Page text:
Scottish Country Dancing Dictionary

Grand Chain
In Scottish Country Dancing

To perform a Grand chain in Scottish Country Dancing in a 4-Couple Square set, the 8 Dancers usually Start (as in the upper diagram) by Facing their Partners, Cross on the side By the right with Partner, Cross on the side By the left with the approaching Second corner, repeat By the right with the originally Opposite Dancer and By the left with the First corner, and then repeat this whole sequence Finishing in the Starting Position.

Normally, in a Quick tempo dance, 2 bars are allocated for each Crossing movement so that the complete Figure takes 16 bars (as in the formal version of The Eightsome Reel in bars 24-40 and 424-464); in Strathspeys, 8 bars are sufficient.

To perform a Grand chain in a Longwise set, 6 or 8 Dancers Start by Facing alternately clockwise and anticlockwise around the rectangle formed by the Active set, Finishing in their Starting Positions. It is important to follow the rectangular shape of The set as closely as possible, with sharp rotations at the corners rather than an irregular circle. Of course, the actual paths must be slightly curved, as in the lower diagram, so that the Dancers proceeding clockwise can Pass those going anticlockwise; even so, each Dancer changes direction by almost exactly a right angle at each corner.

In a Longwise, Active set of 4 Couples, usually the Couples in Top and Bottom Places Cross By the right and those in the 2nd and 3rd Places Cross on the sides By the right to start. In a Quick tempo dance, the complete Figure takes 16 bars; the phrasing should then be 2 bars for each Dancer Passed. In a Strathspey, it more commonly takes only 8 bars, 1 bar per Dancer Passed.

In a Longwise, Active set of 3 Couples, usually the Couple in Top Place Cross By the right and the other Couples Cross on the sides By the right to start; the lower diagram shows an example as in bars 17-24 of Mrs MacPherson of Inveran. The complete Figure normally takes only 8 bars. It is important to Phrase the Figure so as to Pass three Dancers in the first 4 bars and the other three in the second 4 bars. One will often notice a Dancer counting "1" on Passing the first Dancer, "2" on the second, "3 and 4" on the third, "5" on the fourth, "6" on the fifth and "7 and 8" on the last; this is a good discipline though the actual phrasing should be made more even than this implies.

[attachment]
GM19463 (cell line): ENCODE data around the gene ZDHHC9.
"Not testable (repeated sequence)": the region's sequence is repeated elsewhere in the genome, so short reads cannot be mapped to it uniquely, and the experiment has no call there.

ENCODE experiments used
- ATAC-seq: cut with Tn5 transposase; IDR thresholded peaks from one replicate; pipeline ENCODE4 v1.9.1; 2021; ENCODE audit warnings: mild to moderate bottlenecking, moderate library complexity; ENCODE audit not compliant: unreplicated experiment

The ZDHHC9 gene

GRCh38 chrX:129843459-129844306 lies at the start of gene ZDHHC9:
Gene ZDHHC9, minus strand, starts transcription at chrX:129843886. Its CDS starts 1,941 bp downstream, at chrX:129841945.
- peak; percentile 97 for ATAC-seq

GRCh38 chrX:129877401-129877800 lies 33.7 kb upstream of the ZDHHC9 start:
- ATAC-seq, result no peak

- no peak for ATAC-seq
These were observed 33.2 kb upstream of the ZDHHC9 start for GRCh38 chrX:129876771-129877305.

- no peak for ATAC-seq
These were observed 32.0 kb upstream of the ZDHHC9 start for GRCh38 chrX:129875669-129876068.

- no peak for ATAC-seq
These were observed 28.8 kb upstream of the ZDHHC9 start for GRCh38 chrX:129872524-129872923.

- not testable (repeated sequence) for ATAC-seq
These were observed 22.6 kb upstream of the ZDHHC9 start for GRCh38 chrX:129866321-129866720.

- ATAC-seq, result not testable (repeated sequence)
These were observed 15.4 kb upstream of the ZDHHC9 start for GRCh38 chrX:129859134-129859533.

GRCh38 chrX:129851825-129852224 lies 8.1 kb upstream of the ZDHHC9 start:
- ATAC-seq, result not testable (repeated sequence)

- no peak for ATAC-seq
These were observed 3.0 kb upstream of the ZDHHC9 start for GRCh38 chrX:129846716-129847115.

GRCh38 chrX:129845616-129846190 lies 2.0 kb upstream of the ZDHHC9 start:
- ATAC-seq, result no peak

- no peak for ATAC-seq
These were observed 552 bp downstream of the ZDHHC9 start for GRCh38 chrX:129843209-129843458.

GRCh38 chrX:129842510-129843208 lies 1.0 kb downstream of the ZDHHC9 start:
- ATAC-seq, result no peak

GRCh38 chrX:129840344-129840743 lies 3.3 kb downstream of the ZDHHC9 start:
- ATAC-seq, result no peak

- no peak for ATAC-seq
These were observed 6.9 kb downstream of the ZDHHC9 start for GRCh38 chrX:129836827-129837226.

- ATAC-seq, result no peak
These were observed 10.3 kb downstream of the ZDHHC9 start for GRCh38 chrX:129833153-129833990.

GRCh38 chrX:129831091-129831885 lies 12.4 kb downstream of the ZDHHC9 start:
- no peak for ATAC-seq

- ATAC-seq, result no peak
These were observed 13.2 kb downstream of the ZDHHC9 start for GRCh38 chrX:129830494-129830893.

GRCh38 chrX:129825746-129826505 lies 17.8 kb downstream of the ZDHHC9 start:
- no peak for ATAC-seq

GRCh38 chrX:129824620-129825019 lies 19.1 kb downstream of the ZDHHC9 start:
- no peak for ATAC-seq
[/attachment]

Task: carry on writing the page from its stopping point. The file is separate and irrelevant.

In a Circular set with 3 Couples, the complete Figure normally takes only 8 bars and the phrasing is as for the Longwise, Active set with 3 Couples.

Hands should first be taken as though shaking hands; the joined hands should be raised to shoulder height of the shorter person on the approach and released from that level as the Dancers Pass. The first rule of Palm Position should be applied between a Man and a Lady and Eye contact, at least briefly, is important while the hands are raised. To allow the joined hands to drop Below shoulder height before releasing is uncomfortable and looks ugly.

For example, here are some Scottish Country Dances in which the term, Grand chain, is used in either the MiniCrib or the MaxiCrib Dance instructions or both -
Admiral Nelson
Back To The Fireside
Broadford Bay
Cadger's Bridge
Carlisle Castle
Chain Walk
Cherrybank Gardens
Circle Of Cheer
Millennial Strathspey
Peggy's Wedding

Dance Video Clip Which Demonstrates Grand Chain

Grand Chain Video Clip

Links To Pages Related To 'Chains'


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